I don't see a problem with this. Most people are actually fairly dumb. There is no reason for them to read anything but technical manuals and for that matter to write anything. It just makes for painful reading, that's all. We should separate kids young and early around 8th grade and basically have a 3 tier system: 3 year trade school, 5 year technical school and 4 year college prep school. That's how it was when I grew up in Europe and worked really well. 80% percent of the population has the following goals in life: work 8 hours a day for a decent wage, eat, fark, raise another generation of low IQ children.
 
2012-12-07 06:01:32 PM
Well, to be fair, reading Catcher in the Rye is like listening to the know it all anarchist goth kid we all knew in high school who liked to tell everyone that no one really knew what pain was except for him.

The only books more mind numbingly painful to read are anything written by Hemmingway, and Atlas Shrugged.
 
2012-12-07 06:02:12 PM
media.247sports.com

/oblig
 
2012-12-07 06:02:37 PM
Public school for the masses.

The top 2% or ruling class will still be there to take care of you.
 
2012-12-07 06:03:25 PM
What if.parents would actually take part in their child's development and give them these books to read themselves, leaving school as the basic part of their education?

/Crazy, I know.
 
2012-12-07 06:04:22 PM
tomasso

There's some examples from the actual Common Core standards here.

It's still got some classic classroom fiction through high school, like Canterbury Tales, Jane Eyre, The Great Gatsby, etc. I would've like reading the History and Math and Science nonfiction, and even the English nonfiction looks good. It's got Walden, but also things like "Politics and the English Language" by Orwell.
 
2012-12-07 06:07:29 PM
Oh, and the recommendations explicitly list To Kill a Mockingbird as an exemplar text for grades 9-10. The only surprising thing there is that my school did it in 7th grade, so I never thought of it as a text you'd assign right after finishing up the Odyssey.
 
2012-12-07 06:07:58 PM
Just what we need, more morons.
 
2012-12-07 06:09:14 PM
Idiotic article.

A couple of books were removed from the literature lists (a decision I don't agree with), and a couple of articles were added to a list of reading in "Informational texts: science, mathematics, and technical subjects".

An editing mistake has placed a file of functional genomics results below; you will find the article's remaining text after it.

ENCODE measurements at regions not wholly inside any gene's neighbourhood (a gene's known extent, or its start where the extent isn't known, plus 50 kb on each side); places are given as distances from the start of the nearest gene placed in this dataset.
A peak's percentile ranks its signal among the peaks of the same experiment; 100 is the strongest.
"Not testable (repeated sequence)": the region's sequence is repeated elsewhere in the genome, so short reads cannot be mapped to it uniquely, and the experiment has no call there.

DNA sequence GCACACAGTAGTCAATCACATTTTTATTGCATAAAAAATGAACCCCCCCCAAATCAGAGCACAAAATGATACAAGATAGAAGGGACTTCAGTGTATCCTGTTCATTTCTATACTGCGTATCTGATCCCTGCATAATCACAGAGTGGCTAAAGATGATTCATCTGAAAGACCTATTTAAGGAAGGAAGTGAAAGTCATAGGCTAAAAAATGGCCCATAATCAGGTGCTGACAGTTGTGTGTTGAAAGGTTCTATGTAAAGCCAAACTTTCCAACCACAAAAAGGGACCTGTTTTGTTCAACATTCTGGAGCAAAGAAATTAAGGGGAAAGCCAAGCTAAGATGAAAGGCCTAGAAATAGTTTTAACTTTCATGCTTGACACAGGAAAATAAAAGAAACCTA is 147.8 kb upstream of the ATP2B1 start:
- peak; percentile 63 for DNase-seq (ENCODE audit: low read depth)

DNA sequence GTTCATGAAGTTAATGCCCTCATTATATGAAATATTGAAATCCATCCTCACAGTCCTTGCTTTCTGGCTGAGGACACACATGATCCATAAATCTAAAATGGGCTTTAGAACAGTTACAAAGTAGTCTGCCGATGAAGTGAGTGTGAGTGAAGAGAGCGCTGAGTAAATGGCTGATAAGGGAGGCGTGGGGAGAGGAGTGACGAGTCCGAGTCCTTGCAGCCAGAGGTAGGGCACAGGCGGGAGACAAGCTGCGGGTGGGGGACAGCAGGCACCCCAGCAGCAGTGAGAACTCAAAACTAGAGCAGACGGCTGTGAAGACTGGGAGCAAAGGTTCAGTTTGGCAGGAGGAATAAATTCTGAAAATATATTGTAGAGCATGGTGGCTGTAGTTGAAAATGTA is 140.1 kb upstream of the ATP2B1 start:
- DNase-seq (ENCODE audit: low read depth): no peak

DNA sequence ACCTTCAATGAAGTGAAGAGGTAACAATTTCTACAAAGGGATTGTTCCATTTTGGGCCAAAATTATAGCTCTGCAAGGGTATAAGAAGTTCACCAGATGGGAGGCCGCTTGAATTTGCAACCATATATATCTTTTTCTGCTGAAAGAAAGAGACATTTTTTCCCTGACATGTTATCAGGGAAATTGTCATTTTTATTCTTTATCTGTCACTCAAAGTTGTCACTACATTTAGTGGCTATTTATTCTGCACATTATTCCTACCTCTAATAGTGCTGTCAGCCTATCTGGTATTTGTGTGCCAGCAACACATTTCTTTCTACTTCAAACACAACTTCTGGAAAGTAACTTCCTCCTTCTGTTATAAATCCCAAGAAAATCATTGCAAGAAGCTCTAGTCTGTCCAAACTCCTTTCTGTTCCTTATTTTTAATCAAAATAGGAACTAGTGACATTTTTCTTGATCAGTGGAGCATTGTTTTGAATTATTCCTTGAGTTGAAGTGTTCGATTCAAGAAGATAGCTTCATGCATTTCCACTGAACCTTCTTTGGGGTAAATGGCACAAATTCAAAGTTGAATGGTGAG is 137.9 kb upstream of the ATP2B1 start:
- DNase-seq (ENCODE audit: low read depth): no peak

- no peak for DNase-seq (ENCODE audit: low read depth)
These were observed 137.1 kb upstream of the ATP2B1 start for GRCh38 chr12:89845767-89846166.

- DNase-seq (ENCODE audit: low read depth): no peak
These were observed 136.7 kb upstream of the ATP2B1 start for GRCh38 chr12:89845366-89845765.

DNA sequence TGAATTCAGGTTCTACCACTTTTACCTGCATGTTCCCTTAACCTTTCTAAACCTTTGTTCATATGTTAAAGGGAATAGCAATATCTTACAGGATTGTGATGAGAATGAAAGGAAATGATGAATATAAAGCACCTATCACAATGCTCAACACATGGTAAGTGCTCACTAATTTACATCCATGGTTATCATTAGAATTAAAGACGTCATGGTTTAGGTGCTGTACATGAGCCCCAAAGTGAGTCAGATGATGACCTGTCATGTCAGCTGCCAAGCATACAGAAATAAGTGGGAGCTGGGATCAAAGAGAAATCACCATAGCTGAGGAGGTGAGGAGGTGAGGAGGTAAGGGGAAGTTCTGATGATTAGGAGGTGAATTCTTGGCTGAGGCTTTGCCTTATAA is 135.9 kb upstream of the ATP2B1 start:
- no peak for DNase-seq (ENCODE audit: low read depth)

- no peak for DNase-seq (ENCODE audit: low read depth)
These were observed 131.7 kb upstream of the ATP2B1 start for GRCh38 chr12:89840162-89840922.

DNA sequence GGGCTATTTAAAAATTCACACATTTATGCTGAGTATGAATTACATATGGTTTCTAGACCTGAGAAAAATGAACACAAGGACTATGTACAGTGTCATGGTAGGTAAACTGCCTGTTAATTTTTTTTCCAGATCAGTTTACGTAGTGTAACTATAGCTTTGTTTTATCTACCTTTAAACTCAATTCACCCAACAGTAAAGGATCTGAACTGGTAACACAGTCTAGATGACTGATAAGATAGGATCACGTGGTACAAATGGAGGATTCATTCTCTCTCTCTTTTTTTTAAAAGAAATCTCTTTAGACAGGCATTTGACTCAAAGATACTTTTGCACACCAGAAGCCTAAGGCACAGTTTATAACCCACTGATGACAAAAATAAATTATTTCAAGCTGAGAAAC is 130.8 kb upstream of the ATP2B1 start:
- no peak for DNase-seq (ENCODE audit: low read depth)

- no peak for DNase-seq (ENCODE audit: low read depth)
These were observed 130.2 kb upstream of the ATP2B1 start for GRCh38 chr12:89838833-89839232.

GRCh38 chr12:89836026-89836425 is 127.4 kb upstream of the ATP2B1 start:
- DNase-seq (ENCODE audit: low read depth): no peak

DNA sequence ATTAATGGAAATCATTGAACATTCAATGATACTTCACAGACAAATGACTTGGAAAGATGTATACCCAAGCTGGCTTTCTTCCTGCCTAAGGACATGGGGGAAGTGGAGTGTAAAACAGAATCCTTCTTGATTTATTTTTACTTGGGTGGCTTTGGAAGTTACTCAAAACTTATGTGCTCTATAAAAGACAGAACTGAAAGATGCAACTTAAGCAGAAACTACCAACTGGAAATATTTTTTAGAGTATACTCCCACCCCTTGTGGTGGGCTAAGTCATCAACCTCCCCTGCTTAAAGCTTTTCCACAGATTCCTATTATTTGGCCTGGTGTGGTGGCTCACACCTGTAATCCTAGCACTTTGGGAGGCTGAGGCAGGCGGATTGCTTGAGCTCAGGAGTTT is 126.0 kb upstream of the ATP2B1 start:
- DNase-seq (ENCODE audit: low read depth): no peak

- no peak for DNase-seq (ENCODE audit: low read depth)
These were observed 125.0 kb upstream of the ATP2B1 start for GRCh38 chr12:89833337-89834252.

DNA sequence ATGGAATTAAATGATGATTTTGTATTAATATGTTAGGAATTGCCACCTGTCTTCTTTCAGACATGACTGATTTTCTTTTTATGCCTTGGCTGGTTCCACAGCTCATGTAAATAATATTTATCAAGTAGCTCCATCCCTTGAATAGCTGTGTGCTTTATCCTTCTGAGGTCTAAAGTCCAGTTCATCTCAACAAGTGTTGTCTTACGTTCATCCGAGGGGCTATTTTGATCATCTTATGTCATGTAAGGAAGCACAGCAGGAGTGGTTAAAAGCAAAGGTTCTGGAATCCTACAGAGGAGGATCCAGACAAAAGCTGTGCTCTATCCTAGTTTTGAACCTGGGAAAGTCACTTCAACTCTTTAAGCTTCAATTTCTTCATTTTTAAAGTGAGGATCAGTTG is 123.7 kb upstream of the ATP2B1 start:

This does NOT mean that the first were replaced by the second.
 
2012-12-07 06:10:10 PM

Dr.Zom: Just what we need, more morons.


The only thing that matters is that little citizens grow up to be productive, content taxpayers who don't think too hard about the world around them.
 
2012-12-07 06:11:11 PM
Well thank goodness we've finally resolved a minor controversy from several decades ago.
 
2012-12-07 06:12:39 PM

James F. Campbell: Dr.Zom: Just what we need, more morons.

The only thing that matters is that little citizens grow up to be productive, content taxpayers who don't think too hard about the world around them.


obey citizen
 
2012-12-07 06:13:23 PM

Rufus Lee King: Cather in Rye was s stoopit book!

Salinger was no can write poo poo head!

I see that FARK is getting the jump on this unfortunate trend.


Frankly I think it says a lot more about a person if they actually liked or could relate to Catcher in the Rye than it did about the vast majority of people who didn't like it.
 
2012-12-07 06:13:34 PM
Thanks, U.S. You keep giving me great reasons to homeschool my kids.

/ I know, it's off the derp-end, but ffs I don't want my kids in these places, it was bad enough for me
 
2012-12-07 06:14:52 PM

willyfreddy: I have less of a problem with this point, in relation to Shakespeare specifically (let the Drama kids read him). However, Catcher in the Rye and To Kill A Mockingbird are NOT Shakespeare. And I would NOT agree that replacing them with Invasive Plant Inventory is a good idea.